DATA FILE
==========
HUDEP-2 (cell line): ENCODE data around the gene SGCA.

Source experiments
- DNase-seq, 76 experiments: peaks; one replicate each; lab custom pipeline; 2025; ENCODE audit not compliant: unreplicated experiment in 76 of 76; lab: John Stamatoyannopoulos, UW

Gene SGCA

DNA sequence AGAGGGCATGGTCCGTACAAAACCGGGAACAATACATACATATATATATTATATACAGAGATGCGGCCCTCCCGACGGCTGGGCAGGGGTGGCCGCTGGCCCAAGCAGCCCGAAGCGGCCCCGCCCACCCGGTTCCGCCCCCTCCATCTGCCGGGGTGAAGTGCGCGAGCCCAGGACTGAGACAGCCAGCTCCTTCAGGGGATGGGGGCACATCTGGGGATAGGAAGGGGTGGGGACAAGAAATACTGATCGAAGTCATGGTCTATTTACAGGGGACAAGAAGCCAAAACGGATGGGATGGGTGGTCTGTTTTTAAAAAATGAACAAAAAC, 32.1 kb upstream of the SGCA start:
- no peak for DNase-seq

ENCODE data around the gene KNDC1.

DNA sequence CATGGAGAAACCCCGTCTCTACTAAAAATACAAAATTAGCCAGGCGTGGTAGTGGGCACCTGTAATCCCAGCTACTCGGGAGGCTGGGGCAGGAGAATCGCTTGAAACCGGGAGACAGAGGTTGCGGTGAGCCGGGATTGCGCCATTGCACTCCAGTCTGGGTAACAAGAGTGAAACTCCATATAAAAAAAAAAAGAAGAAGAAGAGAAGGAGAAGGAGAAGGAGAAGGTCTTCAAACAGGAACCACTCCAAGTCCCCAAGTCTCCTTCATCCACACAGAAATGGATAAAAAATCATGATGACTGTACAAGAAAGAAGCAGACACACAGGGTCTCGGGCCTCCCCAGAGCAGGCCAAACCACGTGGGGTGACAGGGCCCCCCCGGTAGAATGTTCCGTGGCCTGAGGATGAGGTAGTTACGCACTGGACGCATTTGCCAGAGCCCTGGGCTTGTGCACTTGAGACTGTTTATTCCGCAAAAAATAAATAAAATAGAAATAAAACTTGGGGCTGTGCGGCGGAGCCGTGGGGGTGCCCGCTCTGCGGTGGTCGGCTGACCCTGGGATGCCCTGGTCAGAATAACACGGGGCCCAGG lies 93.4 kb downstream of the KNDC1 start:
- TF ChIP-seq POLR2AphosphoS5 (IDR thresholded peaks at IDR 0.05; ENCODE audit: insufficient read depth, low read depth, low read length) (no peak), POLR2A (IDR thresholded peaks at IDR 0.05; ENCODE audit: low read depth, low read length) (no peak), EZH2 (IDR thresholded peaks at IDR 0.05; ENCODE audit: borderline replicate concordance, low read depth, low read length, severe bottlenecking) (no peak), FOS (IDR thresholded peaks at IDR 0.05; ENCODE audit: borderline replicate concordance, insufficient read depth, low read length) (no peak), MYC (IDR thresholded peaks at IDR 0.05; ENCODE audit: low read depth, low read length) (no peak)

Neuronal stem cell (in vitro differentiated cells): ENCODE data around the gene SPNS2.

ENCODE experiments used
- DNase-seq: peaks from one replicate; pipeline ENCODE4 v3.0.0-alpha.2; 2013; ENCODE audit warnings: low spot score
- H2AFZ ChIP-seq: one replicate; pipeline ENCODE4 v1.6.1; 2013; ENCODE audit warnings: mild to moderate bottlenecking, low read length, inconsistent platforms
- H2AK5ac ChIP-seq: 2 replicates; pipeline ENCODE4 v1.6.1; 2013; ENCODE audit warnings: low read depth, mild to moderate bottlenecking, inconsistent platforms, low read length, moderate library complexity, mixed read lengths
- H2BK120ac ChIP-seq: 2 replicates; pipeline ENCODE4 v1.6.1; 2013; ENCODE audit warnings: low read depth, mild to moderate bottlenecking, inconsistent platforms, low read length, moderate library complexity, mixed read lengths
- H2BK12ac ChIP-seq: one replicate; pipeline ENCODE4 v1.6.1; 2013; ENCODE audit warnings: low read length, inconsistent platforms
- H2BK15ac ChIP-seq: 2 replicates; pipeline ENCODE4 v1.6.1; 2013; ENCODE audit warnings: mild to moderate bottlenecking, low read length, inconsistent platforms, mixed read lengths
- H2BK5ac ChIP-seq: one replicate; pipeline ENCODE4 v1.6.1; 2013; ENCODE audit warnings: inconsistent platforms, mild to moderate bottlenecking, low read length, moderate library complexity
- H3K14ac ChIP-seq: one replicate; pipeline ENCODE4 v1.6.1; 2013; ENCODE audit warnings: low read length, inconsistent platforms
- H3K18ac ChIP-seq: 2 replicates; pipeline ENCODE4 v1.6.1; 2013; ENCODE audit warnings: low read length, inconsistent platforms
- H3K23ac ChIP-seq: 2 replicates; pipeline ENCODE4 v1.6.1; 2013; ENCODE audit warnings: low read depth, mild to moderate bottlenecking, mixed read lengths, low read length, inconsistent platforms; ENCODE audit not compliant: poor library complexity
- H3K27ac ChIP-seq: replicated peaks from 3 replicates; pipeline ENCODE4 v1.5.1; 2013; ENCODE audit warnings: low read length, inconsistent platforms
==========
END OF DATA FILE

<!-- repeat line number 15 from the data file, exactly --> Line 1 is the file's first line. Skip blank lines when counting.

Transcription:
- H2BK120ac ChIP-seq: 2 replicates; pipeline ENCODE4 v1.6.1; 2013; ENCODE audit warnings: low read depth, mild to moderate bottlenecking, inconsistent platforms, low read length, moderate library complexity, mixed read lengths